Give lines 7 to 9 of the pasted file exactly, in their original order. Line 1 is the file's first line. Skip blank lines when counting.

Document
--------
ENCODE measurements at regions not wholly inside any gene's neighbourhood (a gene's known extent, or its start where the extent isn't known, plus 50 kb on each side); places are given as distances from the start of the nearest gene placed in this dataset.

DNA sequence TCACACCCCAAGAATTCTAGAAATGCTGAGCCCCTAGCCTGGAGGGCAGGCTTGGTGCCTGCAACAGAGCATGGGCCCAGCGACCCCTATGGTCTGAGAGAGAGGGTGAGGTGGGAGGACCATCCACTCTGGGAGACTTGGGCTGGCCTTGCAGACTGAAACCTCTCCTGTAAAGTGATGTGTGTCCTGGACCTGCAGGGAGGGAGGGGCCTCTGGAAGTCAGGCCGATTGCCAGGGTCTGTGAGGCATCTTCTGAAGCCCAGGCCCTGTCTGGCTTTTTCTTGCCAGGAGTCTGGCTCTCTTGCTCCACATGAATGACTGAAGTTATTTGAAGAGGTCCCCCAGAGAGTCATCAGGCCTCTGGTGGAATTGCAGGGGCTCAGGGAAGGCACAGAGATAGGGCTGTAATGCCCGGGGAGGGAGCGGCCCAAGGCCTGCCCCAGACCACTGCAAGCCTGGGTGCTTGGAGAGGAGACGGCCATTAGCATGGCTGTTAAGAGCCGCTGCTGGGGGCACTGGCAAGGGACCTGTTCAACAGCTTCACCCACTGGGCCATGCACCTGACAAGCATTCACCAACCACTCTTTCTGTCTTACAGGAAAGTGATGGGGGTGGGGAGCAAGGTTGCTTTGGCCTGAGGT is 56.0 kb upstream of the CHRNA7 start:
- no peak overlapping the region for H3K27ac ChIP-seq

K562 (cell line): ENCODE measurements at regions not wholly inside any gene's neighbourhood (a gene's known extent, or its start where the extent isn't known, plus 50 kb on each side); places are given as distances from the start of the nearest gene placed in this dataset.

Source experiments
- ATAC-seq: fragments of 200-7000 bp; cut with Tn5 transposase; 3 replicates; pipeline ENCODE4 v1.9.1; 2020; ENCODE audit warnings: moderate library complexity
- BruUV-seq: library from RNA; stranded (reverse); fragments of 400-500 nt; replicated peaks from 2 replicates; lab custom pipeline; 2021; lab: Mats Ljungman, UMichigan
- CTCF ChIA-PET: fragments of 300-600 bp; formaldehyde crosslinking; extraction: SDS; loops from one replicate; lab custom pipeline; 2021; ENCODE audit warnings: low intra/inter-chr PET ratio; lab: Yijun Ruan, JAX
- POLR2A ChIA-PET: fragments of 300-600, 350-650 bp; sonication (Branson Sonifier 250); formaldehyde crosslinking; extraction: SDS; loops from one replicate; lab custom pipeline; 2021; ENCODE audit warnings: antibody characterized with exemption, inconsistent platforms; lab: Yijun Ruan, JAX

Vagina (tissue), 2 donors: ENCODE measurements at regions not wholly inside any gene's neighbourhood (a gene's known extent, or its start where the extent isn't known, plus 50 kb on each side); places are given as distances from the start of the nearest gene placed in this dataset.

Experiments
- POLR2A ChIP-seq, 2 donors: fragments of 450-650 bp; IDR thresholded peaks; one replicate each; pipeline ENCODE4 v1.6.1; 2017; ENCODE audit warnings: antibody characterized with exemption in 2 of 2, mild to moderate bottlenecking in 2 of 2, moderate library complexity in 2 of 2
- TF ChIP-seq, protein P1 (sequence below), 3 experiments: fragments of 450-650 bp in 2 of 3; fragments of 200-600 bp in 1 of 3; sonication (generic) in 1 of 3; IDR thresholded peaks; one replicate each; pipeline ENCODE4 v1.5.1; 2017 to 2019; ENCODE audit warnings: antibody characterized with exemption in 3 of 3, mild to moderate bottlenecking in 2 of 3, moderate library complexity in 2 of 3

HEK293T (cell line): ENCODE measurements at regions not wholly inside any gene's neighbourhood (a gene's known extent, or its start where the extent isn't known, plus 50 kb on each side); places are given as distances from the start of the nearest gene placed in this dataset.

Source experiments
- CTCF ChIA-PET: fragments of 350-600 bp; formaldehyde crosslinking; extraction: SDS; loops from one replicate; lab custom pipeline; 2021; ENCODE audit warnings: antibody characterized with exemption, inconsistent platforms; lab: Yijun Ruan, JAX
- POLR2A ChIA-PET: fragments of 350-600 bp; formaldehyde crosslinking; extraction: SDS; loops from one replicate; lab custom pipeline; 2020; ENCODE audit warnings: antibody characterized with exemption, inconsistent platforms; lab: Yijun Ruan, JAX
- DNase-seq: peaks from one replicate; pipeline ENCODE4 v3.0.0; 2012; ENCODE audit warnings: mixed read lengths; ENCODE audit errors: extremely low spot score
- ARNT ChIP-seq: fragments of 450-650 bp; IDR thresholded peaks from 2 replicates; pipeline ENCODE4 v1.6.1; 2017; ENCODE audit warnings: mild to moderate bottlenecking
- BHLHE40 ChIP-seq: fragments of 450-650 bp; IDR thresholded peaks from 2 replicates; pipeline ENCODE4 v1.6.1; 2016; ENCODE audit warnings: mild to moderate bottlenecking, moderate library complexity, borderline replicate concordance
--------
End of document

- BruUV-seq: library from RNA; stranded (reverse); fragments of 400-500 nt; replicated peaks from 2 replicates; lab custom pipeline; 2021; lab: Mats Ljungman, UMichigan
- CTCF ChIA-PET: fragments of 300-600 bp; formaldehyde crosslinking; extraction: SDS; loops from one replicate; lab custom pipeline; 2021; ENCODE audit warnings: low intra/inter-chr PET ratio; lab: Yijun Ruan, JAX
- POLR2A ChIA-PET: fragments of 300-600, 350-650 bp; sonication (Branson Sonifier 250); formaldehyde crosslinking; extraction: SDS; loops from one replicate; lab custom pipeline; 2021; ENCODE audit warnings: antibody characterized with exemption, inconsistent platforms; lab: Yijun Ruan, JAX